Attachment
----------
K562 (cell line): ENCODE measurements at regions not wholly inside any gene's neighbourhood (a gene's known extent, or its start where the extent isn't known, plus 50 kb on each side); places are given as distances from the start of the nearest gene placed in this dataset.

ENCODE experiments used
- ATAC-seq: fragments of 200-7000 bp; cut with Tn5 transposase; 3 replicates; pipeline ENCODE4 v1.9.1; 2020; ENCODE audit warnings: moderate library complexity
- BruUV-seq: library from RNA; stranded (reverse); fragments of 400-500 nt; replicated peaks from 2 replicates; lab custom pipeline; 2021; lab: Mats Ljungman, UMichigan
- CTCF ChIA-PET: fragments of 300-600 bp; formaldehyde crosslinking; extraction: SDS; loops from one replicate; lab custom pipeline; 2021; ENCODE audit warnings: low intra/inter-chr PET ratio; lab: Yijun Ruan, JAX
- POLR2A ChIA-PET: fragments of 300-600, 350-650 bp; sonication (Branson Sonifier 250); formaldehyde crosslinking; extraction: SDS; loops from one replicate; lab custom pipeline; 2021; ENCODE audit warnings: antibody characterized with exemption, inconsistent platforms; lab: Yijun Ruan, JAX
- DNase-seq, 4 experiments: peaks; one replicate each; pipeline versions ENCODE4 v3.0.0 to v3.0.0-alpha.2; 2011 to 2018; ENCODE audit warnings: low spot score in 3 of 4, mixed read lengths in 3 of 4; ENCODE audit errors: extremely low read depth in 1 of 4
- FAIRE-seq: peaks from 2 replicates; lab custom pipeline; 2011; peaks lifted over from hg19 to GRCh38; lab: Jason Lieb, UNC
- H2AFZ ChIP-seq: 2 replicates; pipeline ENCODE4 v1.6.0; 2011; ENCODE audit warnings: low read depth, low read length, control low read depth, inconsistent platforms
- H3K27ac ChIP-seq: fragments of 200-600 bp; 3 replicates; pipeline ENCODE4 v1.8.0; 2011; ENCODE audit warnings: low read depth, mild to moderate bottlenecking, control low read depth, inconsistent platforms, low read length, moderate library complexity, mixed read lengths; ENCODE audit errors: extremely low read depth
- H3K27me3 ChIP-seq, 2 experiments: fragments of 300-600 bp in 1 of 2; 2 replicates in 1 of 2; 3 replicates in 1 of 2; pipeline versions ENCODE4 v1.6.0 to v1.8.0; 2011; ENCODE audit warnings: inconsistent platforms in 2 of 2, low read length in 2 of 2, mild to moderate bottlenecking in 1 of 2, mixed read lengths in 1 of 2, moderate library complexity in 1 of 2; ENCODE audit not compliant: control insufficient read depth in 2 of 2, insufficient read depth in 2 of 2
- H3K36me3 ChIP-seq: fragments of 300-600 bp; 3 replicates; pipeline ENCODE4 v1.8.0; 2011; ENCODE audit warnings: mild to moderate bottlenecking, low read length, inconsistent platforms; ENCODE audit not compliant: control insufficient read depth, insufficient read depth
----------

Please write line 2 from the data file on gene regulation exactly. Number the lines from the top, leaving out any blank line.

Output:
ENCODE experiments used